The directory unitest contains the unit test code in coost. Users can run unitest with the following commands:

xmake r unitest      # Run all test cases
xmake r unitest -os  # Run test cases in the os unit

In coost v3.0, Json provides fluent APIs, which is more convenient to use.

// {"a":23,"b":false,"s":"123","v":[1,2,3],"o":{"xx":0}}
Json x = {
    { "a", 23 },
    { "b", false },
    { "s", "123" },
    { "v", {1,2,3} },
    { "o", {
        {"xx", 0}

// equal to x
Json y = Json()
    .add_member("a", 23)
    .add_member("b", false)
    .add_member("s", "123")
    .add_member("v", Json().push_back(1).push_back(2).push_back(3))
    .add_member("o", Json().add_member("xx", 0));

x.get("a").as_int();       // 23
x.get("s").as_string();    // "123"
x.get("s").as_int();       // 123, string -> int
x.get("v", 0).as_int();    // 1
x.get("v", 2).as_int();    // 3
x.get("o", "xx").as_int(); // 0

x["a"] == 23;          // true
x["s"] == "123";       // true
x.get("o", "xx") != 0; // false

coost has implemented a go-style coroutine, which has the following features:

  • Support multi-thread scheduling, the default number of threads is the number of system CPU cores.
  • Shared stack, coroutines in the same thread share several stacks (the default size is 1MB), and the memory usage is low.
  • There is a flat relationship between coroutines, and new coroutines can be created from anywhere (including in coroutines).
  • Support coroutine synchronization events, coroutine locks, channels, and waitgroups.
#include "co/co.h"

int main(int argc, char** argv) {
    flag::init(argc, argv);

    co::WaitGroup wg;

        LOG << "hello world";

        LOG << "hello again";

    return 0;

In the above code, the coroutines created by go() will be evenly distributed to different scheduling threads. Users can also control the scheduling of coroutines by themselves:

// run f1 and f2 in the same scheduler
auto s = co::next_scheduler();

// run f in all schedulers
for (auto& s : co::schedulers()) {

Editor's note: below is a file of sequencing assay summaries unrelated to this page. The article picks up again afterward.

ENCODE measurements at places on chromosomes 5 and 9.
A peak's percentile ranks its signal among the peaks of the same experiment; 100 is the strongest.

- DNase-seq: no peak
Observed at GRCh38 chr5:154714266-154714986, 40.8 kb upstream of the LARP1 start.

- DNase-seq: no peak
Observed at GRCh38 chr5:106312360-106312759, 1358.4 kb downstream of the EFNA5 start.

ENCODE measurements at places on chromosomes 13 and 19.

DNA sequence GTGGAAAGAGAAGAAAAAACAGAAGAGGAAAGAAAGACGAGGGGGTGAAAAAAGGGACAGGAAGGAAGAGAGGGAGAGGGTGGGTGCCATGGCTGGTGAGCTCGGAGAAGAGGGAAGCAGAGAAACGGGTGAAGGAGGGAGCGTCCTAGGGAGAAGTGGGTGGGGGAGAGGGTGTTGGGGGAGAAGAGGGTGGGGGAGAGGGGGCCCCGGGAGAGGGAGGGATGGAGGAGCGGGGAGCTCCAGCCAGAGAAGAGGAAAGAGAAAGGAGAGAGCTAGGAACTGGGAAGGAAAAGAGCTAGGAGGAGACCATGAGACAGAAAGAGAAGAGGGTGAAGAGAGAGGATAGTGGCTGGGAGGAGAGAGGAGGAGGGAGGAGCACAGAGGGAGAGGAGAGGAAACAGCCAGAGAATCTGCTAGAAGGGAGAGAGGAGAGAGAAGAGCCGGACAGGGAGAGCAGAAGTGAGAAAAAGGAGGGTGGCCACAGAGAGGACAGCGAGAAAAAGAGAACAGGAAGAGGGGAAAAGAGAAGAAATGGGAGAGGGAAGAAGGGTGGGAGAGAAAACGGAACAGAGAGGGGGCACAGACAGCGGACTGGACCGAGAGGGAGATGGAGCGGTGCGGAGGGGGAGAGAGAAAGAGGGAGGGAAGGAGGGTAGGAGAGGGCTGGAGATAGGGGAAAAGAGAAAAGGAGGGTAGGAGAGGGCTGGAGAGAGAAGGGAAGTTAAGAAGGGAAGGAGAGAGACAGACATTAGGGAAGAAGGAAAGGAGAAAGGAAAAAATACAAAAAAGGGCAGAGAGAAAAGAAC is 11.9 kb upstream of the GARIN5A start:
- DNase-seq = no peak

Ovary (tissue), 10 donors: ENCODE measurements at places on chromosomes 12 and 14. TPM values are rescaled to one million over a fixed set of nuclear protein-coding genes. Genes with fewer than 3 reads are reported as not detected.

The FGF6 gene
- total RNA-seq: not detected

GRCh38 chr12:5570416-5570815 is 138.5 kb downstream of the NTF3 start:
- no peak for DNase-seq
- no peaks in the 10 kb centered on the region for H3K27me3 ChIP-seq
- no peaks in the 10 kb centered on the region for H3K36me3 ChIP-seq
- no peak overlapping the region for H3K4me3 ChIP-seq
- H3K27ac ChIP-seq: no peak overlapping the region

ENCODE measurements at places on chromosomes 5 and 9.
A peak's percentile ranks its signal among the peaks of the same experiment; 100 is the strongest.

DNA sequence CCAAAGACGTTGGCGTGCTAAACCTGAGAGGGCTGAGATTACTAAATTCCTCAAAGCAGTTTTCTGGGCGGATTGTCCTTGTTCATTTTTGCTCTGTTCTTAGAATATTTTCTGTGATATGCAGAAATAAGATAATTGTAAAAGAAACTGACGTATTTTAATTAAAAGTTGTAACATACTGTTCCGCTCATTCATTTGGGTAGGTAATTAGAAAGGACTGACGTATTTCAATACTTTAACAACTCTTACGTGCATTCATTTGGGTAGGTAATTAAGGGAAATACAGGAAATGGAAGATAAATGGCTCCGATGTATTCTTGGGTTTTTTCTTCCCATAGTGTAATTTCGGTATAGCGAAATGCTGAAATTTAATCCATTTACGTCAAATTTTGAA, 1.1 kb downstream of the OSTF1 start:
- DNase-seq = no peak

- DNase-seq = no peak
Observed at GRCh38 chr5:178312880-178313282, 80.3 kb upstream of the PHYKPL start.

network programming

coost provides a coroutine-based network programming framework, which can be roughly divided into 3 parts:

  • coroutineized socket API, similar in form to the system socket API, users familiar with socket programming can easily write high-performance network programs in a synchronous manner.
  • TCP, HTTP, RPC and other high-level network programming components, compatible with IPv6, also support SSL, it is more convenient to use than socket API.
  • System API hook, with which, third-party network libraries can be used directly in coroutines.

RPC server

#include "co/co.h"
#include "co/rpc.h"
#include "co/time.h"

int main(int argc, char** argv) {
    flag::init(argc, argv);

        .add_service(new xx::HelloWorldImpl)
        .start("", 7788, "/xx");

    for (;;) sleep::sec(80000);
    return 0;

rpc::Server also supports HTTP protocol, you may use the POST method to call the RPC service:

curl --request POST --data '{"api":"ping"}'

Static web server

#include "co/flag.h"
#include "co/http.h"

DEF_string(d, ".", "root dir"); // docroot for the web server

int main(int argc, char** argv) {
    flag::init(argc, argv);
    so::easy(FLG_d.c_str()); // mum never have to worry again
    return 0;

HTTP server

void cb(const http::Req& req, http::Res& res) {
    if (req.is_method_get()) {
        if (req.url() == "/hello") {
            res.set_body("hello world");
        } else {
    } else {
        res.set_status(405); // method not allowed

// http
http::Server().on_req(cb).start("", 80);

// https
    "", 443, "privkey.pem", "certificate.pem"

HTTP client

void f() {
    http::Client c("https://github.com");

    LOG << "response code: "<< c.status();
    LOG << "body size: "<< c.body().size();
    LOG << "Content-Length: "<< c.header("Content-Length");
    LOG << c.header();

    c.post("/hello", "data xxx");
    LOG << "response code: "<< c.status();

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    Not sure if you can use the story description to promote the content, @pushcx? (Reason: Please don’t use the story text to write comments.). The below linked reddit thread also goes in to a bit of self-promotion suggestion that the repository has bought stars / forks.